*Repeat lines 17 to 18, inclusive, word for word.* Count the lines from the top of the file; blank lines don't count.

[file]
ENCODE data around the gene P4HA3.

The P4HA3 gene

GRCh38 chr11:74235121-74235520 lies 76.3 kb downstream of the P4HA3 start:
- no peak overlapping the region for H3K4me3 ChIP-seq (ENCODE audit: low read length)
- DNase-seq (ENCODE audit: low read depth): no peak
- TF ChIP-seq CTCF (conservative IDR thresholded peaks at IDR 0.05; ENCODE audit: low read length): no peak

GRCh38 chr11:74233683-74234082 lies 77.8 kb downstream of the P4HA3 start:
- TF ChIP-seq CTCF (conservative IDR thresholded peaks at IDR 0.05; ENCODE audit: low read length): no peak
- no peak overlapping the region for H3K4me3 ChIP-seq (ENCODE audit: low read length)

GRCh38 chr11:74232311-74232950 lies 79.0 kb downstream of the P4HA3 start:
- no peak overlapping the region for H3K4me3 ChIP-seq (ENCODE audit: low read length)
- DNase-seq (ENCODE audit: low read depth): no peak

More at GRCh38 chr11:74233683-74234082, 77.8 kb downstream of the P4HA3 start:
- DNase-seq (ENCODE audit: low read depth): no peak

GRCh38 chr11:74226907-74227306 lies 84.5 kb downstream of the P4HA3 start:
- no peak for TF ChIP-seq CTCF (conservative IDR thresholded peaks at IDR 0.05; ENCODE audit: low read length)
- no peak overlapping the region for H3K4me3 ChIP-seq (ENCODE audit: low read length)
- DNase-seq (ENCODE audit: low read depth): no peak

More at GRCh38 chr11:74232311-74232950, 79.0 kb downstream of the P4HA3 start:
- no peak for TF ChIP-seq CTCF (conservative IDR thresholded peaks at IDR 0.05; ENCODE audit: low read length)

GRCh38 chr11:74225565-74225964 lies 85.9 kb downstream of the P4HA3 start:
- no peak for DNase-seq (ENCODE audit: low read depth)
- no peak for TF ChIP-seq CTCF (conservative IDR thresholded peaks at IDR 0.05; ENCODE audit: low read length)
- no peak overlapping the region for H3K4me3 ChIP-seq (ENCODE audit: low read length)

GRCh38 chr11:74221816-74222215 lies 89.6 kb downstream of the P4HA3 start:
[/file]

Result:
- no peak overlapping the region for H3K4me3 ChIP-seq (ENCODE audit: low read length)
- DNase-seq (ENCODE audit: low read depth): no peak